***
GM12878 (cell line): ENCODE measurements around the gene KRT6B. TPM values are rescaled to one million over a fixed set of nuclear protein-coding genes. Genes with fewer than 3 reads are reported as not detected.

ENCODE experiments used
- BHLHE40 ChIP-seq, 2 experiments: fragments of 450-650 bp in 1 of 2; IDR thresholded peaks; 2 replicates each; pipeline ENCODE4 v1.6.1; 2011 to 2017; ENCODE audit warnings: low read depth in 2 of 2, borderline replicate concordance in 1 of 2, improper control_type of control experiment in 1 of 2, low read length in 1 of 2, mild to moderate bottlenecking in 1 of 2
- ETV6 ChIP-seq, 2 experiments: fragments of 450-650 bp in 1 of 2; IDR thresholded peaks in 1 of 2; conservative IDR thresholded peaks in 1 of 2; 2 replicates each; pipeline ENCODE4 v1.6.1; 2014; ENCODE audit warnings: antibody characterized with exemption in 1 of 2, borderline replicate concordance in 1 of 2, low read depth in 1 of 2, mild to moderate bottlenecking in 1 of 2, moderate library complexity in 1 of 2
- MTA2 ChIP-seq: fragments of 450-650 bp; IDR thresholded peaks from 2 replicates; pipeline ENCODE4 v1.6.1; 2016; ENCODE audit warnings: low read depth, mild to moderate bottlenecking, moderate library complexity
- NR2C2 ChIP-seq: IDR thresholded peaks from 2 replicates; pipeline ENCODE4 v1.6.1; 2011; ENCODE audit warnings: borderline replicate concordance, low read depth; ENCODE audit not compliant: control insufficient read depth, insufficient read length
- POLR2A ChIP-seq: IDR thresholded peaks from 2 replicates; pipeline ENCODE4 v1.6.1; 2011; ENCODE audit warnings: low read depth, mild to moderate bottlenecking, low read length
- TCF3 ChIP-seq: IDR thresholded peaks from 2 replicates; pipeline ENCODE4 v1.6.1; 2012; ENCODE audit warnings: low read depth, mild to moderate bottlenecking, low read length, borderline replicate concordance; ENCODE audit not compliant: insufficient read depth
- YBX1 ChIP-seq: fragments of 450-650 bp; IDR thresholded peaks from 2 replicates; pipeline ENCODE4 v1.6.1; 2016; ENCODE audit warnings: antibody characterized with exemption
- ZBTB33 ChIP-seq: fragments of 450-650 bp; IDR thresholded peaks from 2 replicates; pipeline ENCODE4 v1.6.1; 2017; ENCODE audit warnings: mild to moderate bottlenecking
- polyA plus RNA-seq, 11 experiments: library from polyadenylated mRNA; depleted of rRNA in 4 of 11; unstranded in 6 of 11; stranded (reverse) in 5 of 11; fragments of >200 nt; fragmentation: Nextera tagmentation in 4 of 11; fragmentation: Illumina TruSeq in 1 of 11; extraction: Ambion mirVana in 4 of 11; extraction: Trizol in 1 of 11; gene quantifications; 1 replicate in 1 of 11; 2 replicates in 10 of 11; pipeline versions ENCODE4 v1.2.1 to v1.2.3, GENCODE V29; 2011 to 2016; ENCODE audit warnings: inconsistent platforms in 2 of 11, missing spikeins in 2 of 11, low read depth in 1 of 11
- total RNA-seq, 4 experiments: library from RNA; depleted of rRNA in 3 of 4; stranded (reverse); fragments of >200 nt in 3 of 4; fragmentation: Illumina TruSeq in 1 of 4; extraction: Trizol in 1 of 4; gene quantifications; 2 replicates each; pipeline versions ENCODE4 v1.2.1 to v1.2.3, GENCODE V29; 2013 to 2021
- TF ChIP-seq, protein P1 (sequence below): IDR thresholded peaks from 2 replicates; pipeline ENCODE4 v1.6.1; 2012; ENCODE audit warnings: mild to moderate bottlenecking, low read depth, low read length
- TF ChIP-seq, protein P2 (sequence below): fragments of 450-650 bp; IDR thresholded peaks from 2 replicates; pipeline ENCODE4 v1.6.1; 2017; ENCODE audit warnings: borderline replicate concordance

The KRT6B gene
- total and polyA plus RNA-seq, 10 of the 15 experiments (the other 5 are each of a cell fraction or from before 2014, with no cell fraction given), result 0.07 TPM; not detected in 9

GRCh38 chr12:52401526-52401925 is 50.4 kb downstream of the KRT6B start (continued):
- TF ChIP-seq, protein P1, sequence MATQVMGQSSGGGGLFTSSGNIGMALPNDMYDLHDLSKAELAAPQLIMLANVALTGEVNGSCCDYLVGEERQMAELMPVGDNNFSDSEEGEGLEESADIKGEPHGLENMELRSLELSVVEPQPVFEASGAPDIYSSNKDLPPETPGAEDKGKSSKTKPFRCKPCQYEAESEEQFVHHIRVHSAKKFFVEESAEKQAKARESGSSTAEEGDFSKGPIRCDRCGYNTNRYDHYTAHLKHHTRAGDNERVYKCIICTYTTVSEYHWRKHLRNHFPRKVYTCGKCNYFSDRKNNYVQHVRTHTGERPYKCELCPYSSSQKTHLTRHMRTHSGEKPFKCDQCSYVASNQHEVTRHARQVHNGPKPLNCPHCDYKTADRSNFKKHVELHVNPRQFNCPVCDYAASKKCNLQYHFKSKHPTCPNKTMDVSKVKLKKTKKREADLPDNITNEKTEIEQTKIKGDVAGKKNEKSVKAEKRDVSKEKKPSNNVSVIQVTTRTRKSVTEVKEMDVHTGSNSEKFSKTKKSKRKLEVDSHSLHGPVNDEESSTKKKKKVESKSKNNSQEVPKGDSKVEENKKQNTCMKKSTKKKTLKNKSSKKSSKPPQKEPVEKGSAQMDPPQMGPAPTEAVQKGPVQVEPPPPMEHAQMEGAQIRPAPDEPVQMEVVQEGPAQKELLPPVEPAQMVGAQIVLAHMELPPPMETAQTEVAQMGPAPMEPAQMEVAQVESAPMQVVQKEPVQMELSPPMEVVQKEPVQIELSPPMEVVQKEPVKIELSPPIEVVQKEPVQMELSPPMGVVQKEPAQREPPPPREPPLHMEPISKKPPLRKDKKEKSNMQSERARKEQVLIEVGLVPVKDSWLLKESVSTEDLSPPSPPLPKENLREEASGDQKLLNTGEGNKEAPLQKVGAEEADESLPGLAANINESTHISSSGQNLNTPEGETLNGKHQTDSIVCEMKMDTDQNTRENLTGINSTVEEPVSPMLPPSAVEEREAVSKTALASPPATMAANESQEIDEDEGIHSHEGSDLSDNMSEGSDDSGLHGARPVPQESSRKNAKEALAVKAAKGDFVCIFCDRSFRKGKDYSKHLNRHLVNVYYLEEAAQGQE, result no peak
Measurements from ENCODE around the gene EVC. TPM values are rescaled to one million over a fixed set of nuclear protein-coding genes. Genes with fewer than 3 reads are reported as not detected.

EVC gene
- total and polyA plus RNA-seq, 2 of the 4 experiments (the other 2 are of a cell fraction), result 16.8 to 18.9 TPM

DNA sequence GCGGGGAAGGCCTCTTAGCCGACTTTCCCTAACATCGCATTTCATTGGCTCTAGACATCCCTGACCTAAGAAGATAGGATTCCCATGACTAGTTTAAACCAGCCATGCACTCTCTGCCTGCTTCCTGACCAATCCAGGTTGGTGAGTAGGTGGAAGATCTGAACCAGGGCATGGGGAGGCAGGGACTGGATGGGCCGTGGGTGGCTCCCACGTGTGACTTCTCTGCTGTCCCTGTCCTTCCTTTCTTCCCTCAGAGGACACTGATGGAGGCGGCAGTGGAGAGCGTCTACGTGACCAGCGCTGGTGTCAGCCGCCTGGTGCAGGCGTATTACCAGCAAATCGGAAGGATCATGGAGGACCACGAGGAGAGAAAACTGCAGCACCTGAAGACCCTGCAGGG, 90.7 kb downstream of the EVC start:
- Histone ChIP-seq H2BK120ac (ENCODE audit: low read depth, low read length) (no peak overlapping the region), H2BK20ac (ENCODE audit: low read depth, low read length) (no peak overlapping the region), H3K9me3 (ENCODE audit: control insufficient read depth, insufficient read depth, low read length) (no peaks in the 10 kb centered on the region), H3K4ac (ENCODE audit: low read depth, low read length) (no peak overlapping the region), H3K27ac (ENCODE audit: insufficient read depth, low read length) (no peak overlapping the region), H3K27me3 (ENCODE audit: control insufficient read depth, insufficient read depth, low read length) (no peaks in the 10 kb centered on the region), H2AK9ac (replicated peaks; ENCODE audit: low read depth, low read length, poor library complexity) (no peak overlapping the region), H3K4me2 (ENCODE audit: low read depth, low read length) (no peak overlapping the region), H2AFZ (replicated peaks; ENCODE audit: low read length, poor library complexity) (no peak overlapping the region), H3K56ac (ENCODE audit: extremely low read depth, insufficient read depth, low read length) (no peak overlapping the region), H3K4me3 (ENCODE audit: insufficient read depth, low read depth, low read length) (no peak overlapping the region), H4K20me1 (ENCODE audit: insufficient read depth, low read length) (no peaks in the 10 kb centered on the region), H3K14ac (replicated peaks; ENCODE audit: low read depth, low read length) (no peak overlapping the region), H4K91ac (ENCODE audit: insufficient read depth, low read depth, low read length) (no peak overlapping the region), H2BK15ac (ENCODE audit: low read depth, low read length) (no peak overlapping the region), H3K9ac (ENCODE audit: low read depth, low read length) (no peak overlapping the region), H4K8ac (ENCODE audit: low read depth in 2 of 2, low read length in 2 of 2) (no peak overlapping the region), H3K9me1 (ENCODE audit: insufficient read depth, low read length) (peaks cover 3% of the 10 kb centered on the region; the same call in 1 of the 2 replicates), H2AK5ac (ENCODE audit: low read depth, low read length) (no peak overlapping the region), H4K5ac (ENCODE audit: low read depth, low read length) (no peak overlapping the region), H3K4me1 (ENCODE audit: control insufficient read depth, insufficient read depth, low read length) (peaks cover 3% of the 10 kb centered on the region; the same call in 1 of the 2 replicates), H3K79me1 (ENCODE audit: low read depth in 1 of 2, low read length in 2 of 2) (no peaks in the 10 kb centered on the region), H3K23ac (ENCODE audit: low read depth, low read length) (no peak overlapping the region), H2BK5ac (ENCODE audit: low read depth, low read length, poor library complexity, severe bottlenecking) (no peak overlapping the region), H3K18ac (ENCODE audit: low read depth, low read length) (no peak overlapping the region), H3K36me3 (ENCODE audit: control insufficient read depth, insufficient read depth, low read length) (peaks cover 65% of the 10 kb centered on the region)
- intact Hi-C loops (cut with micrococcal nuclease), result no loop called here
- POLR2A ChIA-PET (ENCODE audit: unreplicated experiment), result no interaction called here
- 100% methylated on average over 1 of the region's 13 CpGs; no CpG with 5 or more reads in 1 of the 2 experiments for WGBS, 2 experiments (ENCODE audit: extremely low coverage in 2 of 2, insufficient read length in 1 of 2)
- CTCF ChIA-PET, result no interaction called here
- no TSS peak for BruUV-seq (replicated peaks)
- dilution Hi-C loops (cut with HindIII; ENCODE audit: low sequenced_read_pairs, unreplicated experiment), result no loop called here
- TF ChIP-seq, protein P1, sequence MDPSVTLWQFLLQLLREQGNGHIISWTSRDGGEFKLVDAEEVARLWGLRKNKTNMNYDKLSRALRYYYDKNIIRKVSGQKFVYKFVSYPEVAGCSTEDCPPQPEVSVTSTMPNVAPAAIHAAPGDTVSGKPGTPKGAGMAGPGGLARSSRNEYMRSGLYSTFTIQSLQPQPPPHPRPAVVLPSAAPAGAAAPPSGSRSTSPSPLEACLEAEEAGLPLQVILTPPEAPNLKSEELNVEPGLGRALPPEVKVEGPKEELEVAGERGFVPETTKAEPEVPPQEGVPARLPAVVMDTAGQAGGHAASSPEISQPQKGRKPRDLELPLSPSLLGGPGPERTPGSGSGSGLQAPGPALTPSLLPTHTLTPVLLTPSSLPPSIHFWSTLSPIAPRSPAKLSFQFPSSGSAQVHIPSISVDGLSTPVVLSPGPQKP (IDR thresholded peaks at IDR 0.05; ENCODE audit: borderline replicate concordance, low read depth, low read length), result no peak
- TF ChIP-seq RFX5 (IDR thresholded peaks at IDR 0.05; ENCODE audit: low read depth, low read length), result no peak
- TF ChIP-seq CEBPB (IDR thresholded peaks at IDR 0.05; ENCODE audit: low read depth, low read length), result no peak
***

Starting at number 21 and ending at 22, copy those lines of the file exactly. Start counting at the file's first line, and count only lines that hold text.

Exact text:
- total and polyA plus RNA-seq, 2 of the 4 experiments (the other 2 are of a cell fraction), result 16.8 to 18.9 TPM

DNA sequence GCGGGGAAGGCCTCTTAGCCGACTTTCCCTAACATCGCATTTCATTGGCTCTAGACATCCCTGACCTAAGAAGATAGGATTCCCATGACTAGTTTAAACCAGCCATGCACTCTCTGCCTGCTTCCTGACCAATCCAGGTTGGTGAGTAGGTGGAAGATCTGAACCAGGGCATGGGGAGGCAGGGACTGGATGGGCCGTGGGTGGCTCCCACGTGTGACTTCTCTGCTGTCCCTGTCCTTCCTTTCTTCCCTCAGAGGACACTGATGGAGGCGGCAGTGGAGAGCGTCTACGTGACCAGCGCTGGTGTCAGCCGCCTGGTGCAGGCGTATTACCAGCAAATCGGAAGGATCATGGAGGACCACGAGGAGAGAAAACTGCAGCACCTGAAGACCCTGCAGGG, 90.7 kb downstream of the EVC start: